Magician: The Astonishing Life and Work of Orson Welles looks at the remarkable genius of Orson Welles on the eve of his centenary – the enigma of his career as a Hollywood star, a Hollywood director (for some a Hollywood failure), and a crucially important independent filmmaker.
Orson Welles’s life was magical: a musical prodigy at age 10, a director of Shakespeare at 14, a painter at 16, a star of stage and radio at 20, romances with some of the most beautiful women in the world, including Rita Hayworth. His work was similarly extraordinary, most notably Citizen Kane, (considered by many to be the most important movie ever made), created by Welles when he was only 25.
In the years following Citizen Kane, Welles’s career continued to change as he made film after film (some never finished, many dismissed) and acted in other projects often to earn money in order to keep making him own films.
Magician features scenes from almost every existing Welles film, from Hearts of Age, (which he made in a day when he was only 18 years old) to rarely-seen clips from his final unfinished works like The Other of the Dream, The Deep and Don Quixote, as well as his television and commercial work.
What We Thought:
I have long found Orson Welles to be one of the most fascinating and intriguing figures in cinema history. Obviously, he will always be best known for Citizen Kane, but I’m also a big fan of his War of the Worlds broadcast and some of his lesser known films like the stellar The Magnificent Ambersons.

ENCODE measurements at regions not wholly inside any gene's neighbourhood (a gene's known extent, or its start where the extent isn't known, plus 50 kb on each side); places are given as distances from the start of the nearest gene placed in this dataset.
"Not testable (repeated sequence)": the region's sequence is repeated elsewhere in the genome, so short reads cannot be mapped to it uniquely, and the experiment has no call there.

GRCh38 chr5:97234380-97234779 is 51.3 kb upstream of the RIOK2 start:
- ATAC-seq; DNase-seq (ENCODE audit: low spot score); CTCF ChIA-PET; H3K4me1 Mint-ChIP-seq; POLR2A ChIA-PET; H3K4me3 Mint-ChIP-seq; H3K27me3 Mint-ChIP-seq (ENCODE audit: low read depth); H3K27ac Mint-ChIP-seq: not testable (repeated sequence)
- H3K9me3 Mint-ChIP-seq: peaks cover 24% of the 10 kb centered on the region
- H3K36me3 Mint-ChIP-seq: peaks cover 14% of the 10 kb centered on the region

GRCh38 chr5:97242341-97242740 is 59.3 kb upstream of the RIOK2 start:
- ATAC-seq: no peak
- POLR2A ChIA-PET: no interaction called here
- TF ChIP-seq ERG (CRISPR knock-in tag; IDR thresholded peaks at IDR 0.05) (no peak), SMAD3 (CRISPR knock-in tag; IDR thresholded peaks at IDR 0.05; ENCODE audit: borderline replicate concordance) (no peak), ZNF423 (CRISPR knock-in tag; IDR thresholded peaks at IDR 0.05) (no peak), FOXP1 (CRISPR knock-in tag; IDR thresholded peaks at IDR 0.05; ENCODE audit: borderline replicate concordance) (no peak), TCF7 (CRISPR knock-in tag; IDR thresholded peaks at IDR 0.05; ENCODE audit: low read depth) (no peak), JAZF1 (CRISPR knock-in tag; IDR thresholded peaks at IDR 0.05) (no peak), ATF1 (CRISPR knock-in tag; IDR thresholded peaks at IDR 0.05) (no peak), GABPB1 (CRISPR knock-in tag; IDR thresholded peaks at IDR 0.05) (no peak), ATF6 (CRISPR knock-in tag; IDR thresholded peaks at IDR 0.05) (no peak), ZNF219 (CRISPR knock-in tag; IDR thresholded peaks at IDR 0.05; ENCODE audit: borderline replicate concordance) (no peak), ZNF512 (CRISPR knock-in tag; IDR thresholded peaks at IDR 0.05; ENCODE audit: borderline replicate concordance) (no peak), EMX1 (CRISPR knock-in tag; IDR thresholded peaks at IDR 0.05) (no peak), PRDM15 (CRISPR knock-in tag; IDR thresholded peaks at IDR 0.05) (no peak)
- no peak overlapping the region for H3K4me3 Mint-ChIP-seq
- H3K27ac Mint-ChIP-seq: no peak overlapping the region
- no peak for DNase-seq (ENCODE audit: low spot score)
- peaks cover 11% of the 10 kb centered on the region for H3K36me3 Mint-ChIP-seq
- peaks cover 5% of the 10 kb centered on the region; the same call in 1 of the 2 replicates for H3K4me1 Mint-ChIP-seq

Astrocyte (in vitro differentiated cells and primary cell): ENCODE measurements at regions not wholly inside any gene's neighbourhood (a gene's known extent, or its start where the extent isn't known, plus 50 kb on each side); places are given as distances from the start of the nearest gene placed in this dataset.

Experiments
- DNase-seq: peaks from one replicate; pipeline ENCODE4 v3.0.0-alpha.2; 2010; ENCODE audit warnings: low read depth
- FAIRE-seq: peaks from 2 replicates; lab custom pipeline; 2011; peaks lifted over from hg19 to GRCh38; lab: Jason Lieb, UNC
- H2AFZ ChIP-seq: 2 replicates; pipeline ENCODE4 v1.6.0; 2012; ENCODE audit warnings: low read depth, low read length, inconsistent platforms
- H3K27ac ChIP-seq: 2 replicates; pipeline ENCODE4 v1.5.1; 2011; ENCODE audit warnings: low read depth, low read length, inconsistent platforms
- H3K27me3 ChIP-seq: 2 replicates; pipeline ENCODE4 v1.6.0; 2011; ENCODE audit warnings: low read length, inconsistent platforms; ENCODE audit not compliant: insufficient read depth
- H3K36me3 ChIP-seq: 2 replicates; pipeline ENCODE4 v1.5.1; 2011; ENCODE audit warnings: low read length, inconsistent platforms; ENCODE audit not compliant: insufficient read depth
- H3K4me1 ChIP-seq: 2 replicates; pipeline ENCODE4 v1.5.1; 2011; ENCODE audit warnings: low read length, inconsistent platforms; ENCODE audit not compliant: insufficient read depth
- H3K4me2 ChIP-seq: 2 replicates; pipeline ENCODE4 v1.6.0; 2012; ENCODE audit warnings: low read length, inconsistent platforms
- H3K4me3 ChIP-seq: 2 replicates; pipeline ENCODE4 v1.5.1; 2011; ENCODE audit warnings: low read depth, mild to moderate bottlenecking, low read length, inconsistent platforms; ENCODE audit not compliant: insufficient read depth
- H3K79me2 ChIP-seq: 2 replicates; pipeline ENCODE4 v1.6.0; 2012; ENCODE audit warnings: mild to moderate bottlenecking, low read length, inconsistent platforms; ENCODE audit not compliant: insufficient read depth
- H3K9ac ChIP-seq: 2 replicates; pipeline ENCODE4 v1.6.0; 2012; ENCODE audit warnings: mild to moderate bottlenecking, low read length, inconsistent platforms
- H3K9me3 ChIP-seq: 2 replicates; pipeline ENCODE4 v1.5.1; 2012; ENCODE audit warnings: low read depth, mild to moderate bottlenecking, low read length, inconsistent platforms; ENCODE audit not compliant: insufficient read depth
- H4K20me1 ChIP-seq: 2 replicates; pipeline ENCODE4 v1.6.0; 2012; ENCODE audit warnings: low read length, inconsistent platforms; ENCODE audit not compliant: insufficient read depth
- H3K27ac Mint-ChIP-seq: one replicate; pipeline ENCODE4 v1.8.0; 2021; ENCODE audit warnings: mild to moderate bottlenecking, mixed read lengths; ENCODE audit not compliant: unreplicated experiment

Equally as interesting as his body of work is his personal history. Once one of the most promising talents in Hollywood, his behavior and reputation led to a career that became, well, unusual to say the least.
Magician: The Astonishing Life & Work of Orson Welles is a feature-length documentary about Welles’ life and work, and it’s terrific. Welles was a completely mercurial man, and this film tries to peel back some of the layers and give us some understanding of the mad genius.
It’s filled with tons of archival interviews with Welles, as well as clips from his movies and lesser-seen projects. In short, it’s everything a Welles fan of a student of cinema history could ask for.